Health policies and data

Social protection for older people with long-term care needs

 

As populations around the world age, it is likely that demand for long-term care (LTC) will increase. OECD member countries and EU member states face significant challenges in balancing financial sustainability with the need to provide adequate protection against the financial risks associated with developing an LTC need – the cost of which can far exceed typical incomes and the duration of which can be many years. However, while governments are only too aware of how much they spend on LTC services, there are few data that quantify the protection that this spending gives to people at risk of developing LTC needs.

 

The OECD has designed a framework for comparing social protection for LTC across countries, and is developing models that can estimate the financial costs that people face, and the protection they receive, in different scenarios of LTC needs, and for any level of income and wealth.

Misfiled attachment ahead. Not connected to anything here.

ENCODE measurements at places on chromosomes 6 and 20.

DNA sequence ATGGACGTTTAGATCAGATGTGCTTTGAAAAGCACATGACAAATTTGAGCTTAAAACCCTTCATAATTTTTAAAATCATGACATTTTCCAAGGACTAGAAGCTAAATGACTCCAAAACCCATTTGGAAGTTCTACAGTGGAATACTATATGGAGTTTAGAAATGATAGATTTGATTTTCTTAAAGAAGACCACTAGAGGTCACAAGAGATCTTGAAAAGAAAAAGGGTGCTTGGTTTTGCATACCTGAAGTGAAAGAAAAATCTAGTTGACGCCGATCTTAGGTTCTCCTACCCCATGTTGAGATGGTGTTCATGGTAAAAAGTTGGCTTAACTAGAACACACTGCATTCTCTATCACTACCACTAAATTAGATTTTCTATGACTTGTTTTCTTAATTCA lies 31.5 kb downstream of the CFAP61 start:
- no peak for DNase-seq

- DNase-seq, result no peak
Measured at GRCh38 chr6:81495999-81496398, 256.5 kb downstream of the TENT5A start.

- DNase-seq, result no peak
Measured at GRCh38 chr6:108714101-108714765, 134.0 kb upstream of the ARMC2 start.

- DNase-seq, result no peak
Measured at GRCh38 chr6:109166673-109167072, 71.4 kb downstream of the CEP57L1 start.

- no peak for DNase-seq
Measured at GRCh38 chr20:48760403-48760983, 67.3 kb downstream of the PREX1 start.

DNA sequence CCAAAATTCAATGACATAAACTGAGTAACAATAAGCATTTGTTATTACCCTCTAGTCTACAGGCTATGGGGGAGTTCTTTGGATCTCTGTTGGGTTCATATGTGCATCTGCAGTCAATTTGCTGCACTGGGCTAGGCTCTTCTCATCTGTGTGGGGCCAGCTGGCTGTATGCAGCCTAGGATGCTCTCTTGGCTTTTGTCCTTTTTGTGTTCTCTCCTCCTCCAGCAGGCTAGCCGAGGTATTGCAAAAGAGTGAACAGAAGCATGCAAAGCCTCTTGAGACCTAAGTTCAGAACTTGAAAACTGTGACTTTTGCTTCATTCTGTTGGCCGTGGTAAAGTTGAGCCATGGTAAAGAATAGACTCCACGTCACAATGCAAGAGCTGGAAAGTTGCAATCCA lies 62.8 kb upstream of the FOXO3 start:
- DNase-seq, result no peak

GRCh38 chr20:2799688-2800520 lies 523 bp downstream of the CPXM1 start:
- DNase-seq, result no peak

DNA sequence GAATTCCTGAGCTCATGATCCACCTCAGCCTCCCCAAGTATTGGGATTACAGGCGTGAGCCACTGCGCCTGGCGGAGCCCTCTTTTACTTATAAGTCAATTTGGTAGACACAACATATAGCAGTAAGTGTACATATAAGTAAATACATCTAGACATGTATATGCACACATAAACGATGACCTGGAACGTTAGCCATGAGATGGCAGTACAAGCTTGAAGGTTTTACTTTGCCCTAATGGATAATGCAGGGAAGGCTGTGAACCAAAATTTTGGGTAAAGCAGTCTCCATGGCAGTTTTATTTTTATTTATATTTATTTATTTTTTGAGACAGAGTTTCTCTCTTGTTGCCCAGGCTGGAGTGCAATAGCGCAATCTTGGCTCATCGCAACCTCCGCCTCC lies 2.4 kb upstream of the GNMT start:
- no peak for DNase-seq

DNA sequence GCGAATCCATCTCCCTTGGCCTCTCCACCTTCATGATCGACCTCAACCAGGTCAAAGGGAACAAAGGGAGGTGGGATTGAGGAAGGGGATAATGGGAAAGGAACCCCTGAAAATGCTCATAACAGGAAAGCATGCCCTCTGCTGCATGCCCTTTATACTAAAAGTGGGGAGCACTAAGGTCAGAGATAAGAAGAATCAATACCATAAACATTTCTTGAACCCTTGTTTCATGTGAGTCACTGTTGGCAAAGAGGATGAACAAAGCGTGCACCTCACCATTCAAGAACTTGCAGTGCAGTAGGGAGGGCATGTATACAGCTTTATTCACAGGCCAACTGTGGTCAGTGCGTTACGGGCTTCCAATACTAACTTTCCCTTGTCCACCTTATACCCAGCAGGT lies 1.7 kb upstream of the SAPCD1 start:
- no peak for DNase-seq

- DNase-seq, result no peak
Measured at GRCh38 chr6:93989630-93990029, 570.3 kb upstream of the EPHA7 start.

Social-protection-for-older-people

Key insights

People often underestimate the health and financial risks of developing LTC needs, but these can be potentially catastrophic.

  • The costs of LTC are high relative to median incomes, especially for care at home. Without social protection, most older people would not be able to afford LTC from their incomes alone
  • Some countries provide greater support to those with more severe LTC needs and/or lower incomes (i.e. they target limited budgets to those sub-groups) but in some countries the opposite is true